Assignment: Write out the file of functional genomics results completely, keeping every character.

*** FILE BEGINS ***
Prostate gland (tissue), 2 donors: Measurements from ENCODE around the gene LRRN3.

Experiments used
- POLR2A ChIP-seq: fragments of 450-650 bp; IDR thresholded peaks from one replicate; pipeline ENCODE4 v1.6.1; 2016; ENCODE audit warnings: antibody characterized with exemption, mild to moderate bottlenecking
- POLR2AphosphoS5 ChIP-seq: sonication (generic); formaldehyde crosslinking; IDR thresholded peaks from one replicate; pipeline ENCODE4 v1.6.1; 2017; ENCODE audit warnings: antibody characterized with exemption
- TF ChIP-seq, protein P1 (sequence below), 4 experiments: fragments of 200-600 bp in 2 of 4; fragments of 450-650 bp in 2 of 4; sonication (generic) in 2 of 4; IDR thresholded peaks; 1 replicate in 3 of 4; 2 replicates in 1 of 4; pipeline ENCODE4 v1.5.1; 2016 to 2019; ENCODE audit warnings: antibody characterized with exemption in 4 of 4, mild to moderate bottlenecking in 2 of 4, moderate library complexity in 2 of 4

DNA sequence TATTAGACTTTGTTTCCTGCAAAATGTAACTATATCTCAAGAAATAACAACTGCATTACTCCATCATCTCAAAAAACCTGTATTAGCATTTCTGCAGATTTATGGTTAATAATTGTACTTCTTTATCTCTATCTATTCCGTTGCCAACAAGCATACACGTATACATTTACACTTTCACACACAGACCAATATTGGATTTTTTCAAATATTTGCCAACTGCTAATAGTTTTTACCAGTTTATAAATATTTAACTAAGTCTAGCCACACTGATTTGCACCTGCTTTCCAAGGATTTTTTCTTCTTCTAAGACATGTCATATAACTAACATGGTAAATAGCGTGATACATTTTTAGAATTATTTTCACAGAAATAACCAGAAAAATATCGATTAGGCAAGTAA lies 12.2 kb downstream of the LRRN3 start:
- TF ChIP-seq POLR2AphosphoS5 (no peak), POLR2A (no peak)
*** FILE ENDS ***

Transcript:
Prostate gland (tissue), 2 donors: Measurements from ENCODE around the gene LRRN3.

Experiments used
- POLR2A ChIP-seq: fragments of 450-650 bp; IDR thresholded peaks from one replicate; pipeline ENCODE4 v1.6.1; 2016; ENCODE audit warnings: antibody characterized with exemption, mild to moderate bottlenecking
- POLR2AphosphoS5 ChIP-seq: sonication (generic); formaldehyde crosslinking; IDR thresholded peaks from one replicate; pipeline ENCODE4 v1.6.1; 2017; ENCODE audit warnings: antibody characterized with exemption
- TF ChIP-seq, protein P1 (sequence below), 4 experiments: fragments of 200-600 bp in 2 of 4; fragments of 450-650 bp in 2 of 4; sonication (generic) in 2 of 4; IDR thresholded peaks; 1 replicate in 3 of 4; 2 replicates in 1 of 4; pipeline ENCODE4 v1.5.1; 2016 to 2019; ENCODE audit warnings: antibody characterized with exemption in 4 of 4, mild to moderate bottlenecking in 2 of 4, moderate library complexity in 2 of 4

DNA sequence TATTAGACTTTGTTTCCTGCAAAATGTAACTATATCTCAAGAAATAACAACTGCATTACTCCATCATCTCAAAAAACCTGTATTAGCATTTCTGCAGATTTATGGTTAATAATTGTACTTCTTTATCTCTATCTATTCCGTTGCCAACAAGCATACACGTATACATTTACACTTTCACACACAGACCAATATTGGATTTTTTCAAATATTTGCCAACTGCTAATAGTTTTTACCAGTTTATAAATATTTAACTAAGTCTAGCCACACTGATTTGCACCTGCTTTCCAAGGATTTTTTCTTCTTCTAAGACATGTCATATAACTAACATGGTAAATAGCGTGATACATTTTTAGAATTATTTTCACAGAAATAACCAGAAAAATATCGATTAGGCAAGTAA lies 12.2 kb downstream of the LRRN3 start:
- TF ChIP-seq POLR2AphosphoS5 (no peak), POLR2A (no peak)